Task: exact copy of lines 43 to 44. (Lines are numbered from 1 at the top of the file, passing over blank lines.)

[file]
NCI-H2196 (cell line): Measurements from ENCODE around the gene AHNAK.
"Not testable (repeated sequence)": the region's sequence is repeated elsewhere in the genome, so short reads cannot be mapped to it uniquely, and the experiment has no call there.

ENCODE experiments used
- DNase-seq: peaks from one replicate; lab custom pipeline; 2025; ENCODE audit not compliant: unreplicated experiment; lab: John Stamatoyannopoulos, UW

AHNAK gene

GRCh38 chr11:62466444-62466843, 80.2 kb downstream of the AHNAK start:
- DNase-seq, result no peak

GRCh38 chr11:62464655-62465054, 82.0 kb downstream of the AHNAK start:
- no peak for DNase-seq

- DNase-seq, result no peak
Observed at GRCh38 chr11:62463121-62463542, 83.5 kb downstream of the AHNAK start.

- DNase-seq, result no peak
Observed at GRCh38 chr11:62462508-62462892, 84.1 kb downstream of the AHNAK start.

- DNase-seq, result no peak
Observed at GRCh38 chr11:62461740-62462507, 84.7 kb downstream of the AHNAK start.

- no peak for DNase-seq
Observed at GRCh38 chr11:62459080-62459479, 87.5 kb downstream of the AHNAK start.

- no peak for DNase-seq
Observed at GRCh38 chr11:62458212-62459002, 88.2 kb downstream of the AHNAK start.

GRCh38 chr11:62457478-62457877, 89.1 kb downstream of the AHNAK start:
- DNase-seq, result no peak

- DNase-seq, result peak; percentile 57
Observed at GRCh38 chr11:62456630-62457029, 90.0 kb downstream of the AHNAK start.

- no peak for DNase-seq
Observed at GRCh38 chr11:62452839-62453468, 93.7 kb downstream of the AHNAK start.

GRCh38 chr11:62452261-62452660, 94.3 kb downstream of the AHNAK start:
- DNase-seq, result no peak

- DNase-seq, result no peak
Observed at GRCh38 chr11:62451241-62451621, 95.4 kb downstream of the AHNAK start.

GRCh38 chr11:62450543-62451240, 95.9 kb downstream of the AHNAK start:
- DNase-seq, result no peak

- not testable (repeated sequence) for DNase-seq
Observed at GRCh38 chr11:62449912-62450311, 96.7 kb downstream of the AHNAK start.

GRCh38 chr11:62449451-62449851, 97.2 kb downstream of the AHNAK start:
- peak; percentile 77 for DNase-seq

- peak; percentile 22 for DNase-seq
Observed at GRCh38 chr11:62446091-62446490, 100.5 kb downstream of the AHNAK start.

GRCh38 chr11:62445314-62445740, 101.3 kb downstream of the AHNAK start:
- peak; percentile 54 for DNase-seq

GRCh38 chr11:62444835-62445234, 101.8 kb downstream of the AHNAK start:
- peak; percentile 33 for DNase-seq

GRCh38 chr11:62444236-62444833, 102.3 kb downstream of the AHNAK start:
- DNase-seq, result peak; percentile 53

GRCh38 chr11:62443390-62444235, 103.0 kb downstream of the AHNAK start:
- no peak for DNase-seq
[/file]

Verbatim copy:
- DNase-seq, result peak; percentile 53

GRCh38 chr11:62443390-62444235, 103.0 kb downstream of the AHNAK start: